The United States has rejected a speech given by Palestinian President Mahmoud Abbas at the United Nations Friday, saying it included "offensive characterizations."
Speaking at the United Nations General Assembly, Abbas was demanding a "firm timetable" for an Israeli withdrawal from occupied Palestinian lands. In doing so, he accused Israel of war crimes during the recent conflict with the Palestinian militant group Hamas in the Gaza Strip.
U.S. State Department spokesman Jen Psaki said such provocative statements are "counterproductive" and undermine efforts to restore trust between the two sides.
Mr. Abbas said he would seek a U.N. resolution to achieve a timetable for Israeli withdrawal. Abbas aides said the timetable would be three years.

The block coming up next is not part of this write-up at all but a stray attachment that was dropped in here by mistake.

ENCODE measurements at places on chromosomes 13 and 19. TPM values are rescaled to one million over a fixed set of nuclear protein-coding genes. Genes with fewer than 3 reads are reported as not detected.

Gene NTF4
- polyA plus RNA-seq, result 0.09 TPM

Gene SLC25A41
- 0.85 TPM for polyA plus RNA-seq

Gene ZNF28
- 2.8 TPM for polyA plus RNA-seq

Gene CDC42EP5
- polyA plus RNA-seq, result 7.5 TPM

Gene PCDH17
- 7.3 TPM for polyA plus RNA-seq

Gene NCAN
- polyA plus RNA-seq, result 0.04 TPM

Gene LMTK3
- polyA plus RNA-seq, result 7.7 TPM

Israel has accepted the idea of a two-state solution, but Israeli and Palestinian negotiators have long been at odds over the boundaries of a future Palestinian state.
Mr. Abbas appeared at the U.N. a day after his Fatah organization and Hamas announced that their unity government would take control of the Gaza Strip.
Fatah and Hamas — which rules Gaza — agreed to set up the unity government after peace talks between Israel and the Palestinian Authority stalled earlier this year.
Some information for this report comes from AP and AFP.